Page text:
Nearly all companies (93%) accelerate unvested equity awards in the event of a change-in-control, and only 70% require a "double trigger" for equity acceleration, compared to 98% requiring a double trigger for cash severance payout, according to a new Frederic W. Cook study on severance and change-in-control practices. The survey, which examined severance and change-in-control provisions for CEOs and CFOs of 100 large cap and 100 mid-cap companies, found that over 80% of companies had a governing severance policy with regard to terminations after a change-in-control while about 65% had severance provisions for termination not related to a change-in-control.
Other highlights of the survey include:
- Cash Severance. About 80% of companies provide cash severance in a change-in-control, with fewer (62%) providing it for other qualifying terminations. Of those providing cash in CIC terminations 80% calculate the multiples based on salary and bonus. Cash multiples are higher in the event of a change-in-control, with 50% of CEOs receiving a multiple of 3x, versus non change-in-control terminations, where 52% of CEOs receive a multiple of 2x - 2.99x.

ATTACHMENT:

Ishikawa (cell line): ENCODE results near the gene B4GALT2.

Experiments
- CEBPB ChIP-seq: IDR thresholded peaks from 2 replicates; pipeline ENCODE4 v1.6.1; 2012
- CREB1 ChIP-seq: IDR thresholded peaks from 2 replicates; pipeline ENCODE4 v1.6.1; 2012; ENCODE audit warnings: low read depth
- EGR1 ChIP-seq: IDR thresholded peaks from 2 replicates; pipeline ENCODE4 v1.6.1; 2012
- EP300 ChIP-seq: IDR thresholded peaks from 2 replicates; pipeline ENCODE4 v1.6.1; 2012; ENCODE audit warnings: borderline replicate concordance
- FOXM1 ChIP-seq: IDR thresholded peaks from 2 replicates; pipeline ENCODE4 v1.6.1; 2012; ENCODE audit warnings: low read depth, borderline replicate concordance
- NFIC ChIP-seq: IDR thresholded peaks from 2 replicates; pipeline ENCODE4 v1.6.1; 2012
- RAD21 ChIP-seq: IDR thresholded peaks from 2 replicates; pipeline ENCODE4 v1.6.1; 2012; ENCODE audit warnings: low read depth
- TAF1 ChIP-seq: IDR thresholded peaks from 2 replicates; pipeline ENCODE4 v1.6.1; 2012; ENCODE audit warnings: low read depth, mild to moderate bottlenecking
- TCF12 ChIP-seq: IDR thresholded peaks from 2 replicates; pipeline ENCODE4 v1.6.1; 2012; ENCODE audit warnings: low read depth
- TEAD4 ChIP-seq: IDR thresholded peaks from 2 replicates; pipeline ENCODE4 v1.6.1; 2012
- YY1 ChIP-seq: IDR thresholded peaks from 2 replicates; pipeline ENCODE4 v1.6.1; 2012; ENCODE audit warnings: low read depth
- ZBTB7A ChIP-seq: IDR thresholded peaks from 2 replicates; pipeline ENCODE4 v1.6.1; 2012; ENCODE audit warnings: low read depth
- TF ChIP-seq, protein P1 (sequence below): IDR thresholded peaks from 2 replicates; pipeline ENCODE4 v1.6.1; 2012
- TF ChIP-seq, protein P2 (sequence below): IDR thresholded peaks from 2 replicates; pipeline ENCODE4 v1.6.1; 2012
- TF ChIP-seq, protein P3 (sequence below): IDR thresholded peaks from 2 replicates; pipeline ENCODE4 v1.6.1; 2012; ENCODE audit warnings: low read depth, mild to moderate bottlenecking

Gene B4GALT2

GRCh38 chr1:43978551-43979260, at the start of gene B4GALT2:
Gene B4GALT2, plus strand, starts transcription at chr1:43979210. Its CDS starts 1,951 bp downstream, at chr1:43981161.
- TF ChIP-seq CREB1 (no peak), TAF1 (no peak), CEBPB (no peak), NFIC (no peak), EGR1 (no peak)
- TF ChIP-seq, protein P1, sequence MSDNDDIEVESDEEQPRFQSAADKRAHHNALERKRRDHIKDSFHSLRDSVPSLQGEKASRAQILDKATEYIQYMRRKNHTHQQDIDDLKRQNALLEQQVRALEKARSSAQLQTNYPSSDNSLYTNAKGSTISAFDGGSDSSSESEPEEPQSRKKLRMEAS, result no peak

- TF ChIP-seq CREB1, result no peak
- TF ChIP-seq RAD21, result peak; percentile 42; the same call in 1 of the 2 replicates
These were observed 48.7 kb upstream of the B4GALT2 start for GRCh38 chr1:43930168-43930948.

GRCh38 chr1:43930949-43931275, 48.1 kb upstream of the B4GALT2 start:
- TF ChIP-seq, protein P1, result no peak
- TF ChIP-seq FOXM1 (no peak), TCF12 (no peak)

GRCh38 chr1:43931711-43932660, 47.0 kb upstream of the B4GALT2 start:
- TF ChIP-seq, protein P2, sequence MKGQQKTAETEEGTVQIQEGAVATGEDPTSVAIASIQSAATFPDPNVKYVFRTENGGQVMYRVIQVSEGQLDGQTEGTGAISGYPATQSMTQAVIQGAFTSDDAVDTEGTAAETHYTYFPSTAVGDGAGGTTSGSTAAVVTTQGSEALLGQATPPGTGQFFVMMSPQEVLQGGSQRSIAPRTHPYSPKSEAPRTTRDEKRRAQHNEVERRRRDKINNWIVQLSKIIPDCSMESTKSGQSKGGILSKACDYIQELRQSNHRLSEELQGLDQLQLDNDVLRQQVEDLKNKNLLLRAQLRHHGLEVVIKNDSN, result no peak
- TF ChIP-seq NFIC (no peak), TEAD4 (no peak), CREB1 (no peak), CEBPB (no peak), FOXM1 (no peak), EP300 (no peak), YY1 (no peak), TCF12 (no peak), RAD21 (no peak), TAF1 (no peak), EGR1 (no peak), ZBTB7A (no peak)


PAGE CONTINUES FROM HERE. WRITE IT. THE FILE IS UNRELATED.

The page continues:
- Equity Acceleration. Time-based awards such as stock options and restricted stock are commonly accelerated in a change-in-control (90%) but the majority of companies cancel them in other terminations. The vast majority of companies also accelerate performance awards in a change-in-control, with about 69% accelerating the full amount and 26% accelerating a pro-rated amount; in other qualifying terminations, only 13% of companies allow full vesting and 34% allow pro-rata vesting.
- Excise Tax Gross-up. Following the trend over the past several years, 94% of large-cap companies now do not provide any excise tax gross-up, with about 25% following a "best net benefit" approach where the company may cut back benefits to the safe harbor level if it is beneficial to the executive (who would otherwise have to pay the excise tax).
- Health & Welfare Benefits. About two thirds of companies provide health and welfare benefits for termination after a change-in-control, while nearly half (47%) provide them in other qualifying terminations.